METHODOLOGY/PRINCIPAL FINDINGS: Using in vivo optical coherence tomography, we demonstrate that outer hair cells in living guinea pigs have length changes with unexpected timing and magnitudes that depend on the stimulus level in the sensitive cochlea.

    CONCLUSIONS/SIGNIFICANCE: The level-dependent length change is a necessary condition for directly validating that power is expended by the active process presumed to underlie normal hearing.

  • 54.
    Zhang, Fei
    et al.
    Oregon Health and Science University, Portland, USA.
    Dai, Min
    Oregon Health and Science University, Portland, USA.
    Neng, Lingling
    Oregon Health and Science University, Portland, USA.
    Zhang, Jin Hui
    Oregon Health and Science University, Portland, USA.
    Zhi, Zhongwei
    University of Washington, Seattle, USA.
    Fridberger, Anders
    Karolinska Institutet, Stockholm, Sweden.
    Shi, Xiaorui
    Oregon Health and Science University, Portland, USA.
    Perivascular macrophage-like melanocyte responsiveness to acoustic trauma--a salient feature of strial barrier associated hearing loss2013Inngår i: The FASEB Journal, ISSN 0892-6638, E-ISSN 1530-6860, Vol. 27, nr 9, s. 3730-3740Artikkel i tidsskrift (Fagfellevurdert)
    Abstract [en]

    Tissue perivascular resident macrophages (PVM/Ms), a hybrid cell type with characteristics of both macrophages and melanocytes, are critical for establishing and maintaining the endocochlear potential (EP) required for hearing. The PVM/Ms modulate expression of tight- and adherens-junction proteins in the endothelial barrier of the stria vascularis (intrastrial fluid-blood barrier) through secretion of a signaling molecule, pigment epithelium growth factor (PEDF). Here, we identify a significant link between abnormalities in PVM/Ms and endothelial barrier breakdown from acoustic trauma to the mouse ear. We find that acoustic trauma causes activation of PVM/Ms and physical detachment from capillary walls. Concurrent with the detachment, we find loosened tight junctions between endothelial cells and decreased production of tight- and adherens-junction protein, resulting in leakage of serum proteins from the damaged barrier. A key factor in the intrastrial fluid-blood barrier hyperpermeability exhibited in the mice is down-regulation of PVM/M modulated PEDF production. We demonstrate that delivery of PEDF to the damaged ear ameliorates hearing loss by restoring intrastrial fluid-blood barrier integrity. PEDF up-regulates expression of tight junction-associated proteins (ZO-1 and VE-cadherin) and PVM/M stabilizing neural cell adhesion molecule (NCAM-120). These studies point to the critical role PVM/Ms play in regulating intrastrial fluid-blood barrier integrity in healthy and noise-damaged ears.

  • 55. Zhang, Wenjing
    et al.
    Dai, Min
    Fridberger, Anders
    Karolinska Institutet, Stockholm, Sweden.
    Hassan, Ahmed
    Degagne, Jacqueline
    Neng, Lingling
    Zhang, Fei
    He, Wenxuan
    Ren, Tianying
    Trune, Dennis
    Auer, Manfred
    Shi, Xiaorui
    Perivascular-resident macrophage-like melanocytes in the inner ear are essential for the integrity of the intrastrial fluid-blood barrier2012Inngår i: Proceedings of the National Academy of Sciences of the United States of America, ISSN 0027-8424, E-ISSN 1091-6490, Vol. 109, nr 26, s. 10388-10393Artikkel i tidsskrift (Fagfellevurdert)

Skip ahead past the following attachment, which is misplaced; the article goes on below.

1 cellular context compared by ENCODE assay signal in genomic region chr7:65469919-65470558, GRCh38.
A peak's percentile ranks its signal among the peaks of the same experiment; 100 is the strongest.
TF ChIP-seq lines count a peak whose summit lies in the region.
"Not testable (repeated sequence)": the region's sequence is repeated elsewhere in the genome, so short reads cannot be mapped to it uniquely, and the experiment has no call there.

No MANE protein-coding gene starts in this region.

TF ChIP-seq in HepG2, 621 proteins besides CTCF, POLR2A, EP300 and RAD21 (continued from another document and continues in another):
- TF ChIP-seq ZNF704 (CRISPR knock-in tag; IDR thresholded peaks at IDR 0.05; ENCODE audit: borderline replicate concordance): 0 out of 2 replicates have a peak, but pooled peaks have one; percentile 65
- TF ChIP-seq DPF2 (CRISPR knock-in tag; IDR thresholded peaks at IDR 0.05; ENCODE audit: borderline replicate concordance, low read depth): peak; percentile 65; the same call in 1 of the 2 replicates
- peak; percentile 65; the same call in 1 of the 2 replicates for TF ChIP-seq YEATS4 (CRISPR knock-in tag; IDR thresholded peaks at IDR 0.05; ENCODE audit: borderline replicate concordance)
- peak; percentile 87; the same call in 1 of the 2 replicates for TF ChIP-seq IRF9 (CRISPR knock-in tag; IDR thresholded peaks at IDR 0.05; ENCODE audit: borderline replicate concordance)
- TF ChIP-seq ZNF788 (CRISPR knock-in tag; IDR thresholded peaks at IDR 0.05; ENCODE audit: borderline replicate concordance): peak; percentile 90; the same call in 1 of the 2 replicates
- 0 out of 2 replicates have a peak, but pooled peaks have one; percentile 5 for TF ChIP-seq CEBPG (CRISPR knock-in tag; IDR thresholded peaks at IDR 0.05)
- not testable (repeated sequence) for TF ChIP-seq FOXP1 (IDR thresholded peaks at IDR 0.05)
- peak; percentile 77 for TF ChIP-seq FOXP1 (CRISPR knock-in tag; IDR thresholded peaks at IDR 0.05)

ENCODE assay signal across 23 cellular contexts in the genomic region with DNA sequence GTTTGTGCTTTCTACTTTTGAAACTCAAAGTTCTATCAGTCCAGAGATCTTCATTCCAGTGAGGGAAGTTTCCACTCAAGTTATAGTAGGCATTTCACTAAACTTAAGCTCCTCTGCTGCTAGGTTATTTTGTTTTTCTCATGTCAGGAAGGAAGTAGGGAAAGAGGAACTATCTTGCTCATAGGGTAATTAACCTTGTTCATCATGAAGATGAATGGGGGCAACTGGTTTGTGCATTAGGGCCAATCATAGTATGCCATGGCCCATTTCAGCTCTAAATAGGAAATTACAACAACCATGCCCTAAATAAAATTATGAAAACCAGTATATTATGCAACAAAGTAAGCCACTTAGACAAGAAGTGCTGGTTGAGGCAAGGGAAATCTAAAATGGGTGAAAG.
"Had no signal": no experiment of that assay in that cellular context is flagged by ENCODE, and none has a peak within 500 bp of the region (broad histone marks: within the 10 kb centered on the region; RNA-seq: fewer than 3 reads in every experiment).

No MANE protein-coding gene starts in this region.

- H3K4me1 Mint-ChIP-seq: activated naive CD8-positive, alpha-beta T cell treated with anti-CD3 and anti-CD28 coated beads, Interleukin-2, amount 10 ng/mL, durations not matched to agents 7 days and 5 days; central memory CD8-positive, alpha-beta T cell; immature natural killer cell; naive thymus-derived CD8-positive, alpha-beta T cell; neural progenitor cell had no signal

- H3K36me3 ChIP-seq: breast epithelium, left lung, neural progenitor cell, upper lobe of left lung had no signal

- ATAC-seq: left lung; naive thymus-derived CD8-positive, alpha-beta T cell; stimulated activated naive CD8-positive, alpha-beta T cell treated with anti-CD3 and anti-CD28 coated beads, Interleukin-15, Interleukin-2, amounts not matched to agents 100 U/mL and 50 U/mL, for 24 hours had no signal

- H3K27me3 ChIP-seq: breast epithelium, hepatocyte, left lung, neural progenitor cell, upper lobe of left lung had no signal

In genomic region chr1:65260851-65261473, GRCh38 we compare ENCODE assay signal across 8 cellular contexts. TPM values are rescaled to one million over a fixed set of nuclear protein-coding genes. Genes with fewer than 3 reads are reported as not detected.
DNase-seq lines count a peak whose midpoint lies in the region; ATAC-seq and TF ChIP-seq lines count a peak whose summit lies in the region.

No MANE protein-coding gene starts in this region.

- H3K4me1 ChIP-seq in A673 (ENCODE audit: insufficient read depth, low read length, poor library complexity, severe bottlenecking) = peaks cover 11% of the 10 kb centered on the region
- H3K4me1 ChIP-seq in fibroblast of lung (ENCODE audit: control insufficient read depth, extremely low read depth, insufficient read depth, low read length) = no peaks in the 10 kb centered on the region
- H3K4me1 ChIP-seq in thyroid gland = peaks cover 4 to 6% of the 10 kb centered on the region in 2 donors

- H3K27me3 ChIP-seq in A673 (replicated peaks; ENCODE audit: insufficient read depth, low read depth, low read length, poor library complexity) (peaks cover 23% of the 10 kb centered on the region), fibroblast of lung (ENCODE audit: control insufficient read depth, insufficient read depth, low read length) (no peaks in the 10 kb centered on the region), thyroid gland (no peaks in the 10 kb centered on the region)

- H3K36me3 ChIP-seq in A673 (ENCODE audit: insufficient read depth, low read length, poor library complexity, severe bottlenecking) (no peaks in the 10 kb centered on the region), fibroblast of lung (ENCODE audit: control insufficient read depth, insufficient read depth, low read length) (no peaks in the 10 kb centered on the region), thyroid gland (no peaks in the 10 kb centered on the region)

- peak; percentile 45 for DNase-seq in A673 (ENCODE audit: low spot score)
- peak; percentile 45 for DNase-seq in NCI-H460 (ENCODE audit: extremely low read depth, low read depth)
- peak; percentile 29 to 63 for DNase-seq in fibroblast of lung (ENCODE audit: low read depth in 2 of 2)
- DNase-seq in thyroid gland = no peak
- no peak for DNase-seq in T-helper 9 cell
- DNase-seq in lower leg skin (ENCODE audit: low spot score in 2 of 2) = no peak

Abstract [en]

    The microenvironment of the cochlea is maintained by the barrier between the systemic circulation and the fluids inside the stria vascularis. However, the mechanisms that control the permeability of the intrastrial fluid-blood barrier remain largely unknown. The barrier comprises endothelial cells connected to each other by tight junctions and an underlying basement membrane. In a recent study, we found that the intrastrial fluid-blood barrier also includes a large number of perivascular cells with both macrophage and melanocyte characteristics. The perivascular-resident macrophage-like melanocytes (PVM/Ms) are in close contact with vessels through cytoplasmic processes. Here we demonstrate that PVM/Ms have an important role in maintaining the integrity of the intrastrial fluid-blood barrier and hearing function. Using a cell culture-based in vitro model and a genetically induced PVM/M-depleted animal model, we show that absence of PVM/Ms increases the permeability of the intrastrial fluid-blood barrier to both low- and high-molecular-weight tracers. The increased permeability is caused by decreased expression of pigment epithelial-derived factor, which regulates expression of several tight junction-associated proteins instrumental to barrier integrity. When tested for endocochlear potential and auditory brainstem response, PVM/M-depleted animals show substantial drop in endocochlear potential with accompanying hearing loss. Our results demonstrate a critical role for PVM/Ms in regulating the permeability of the intrastrial fluid-blood barrier for establishing a normal endocochlear potential hearing threshold.

  • 56. Zheng, Jiefu
    et al.
    Ramamoorthy, Sripriya
    Ren, Tianying
    He, Wenxuan
    Zha, Dingjun
    Chen, Fangyi
    Magnusson, Anna
    Nuttall, Alfred L
    Fridberger, Anders
    Karolinska Institutet, Stockholm, Sweden.
    Persistence of past stimulations: storing sounds within the inner ear2011Inngår i: Biophysical Journal, ISSN 0006-3495, E-ISSN 1542-0086, Vol. 100, nr 7, s. 1627-1634Artikkel i tidsskrift (Fagfellevurdert)
    Abstract [en]

    Tones cause vibrations within the hearing organ. Conventionally, these vibrations are thought to reflect the input and therefore end with the stimulus. However, previous recordings of otoacoustic emissions and cochlear microphonic potentials suggest that the organ of Corti does continue to move after the end of a tone. These after-vibrations are characterized here through recordings of basilar membrane motion and hair cell extracellular receptor potentials in living anesthetized guinea pigs. We show that after-vibrations depend on the level and frequency of the stimulus, as well as on the sensitivity of the ear. Even a minor loss of hearing sensitivity caused a sharp reduction in after-vibration amplitude and duration. Mathematical models suggest that after-vibrations are driven by energy added into organ of Corti motion after the end of an acoustic stimulus. The possible importance of after-vibrations for psychophysical phenomena such as forward masking and gap detection are discussed.

12 51 - 56 of 56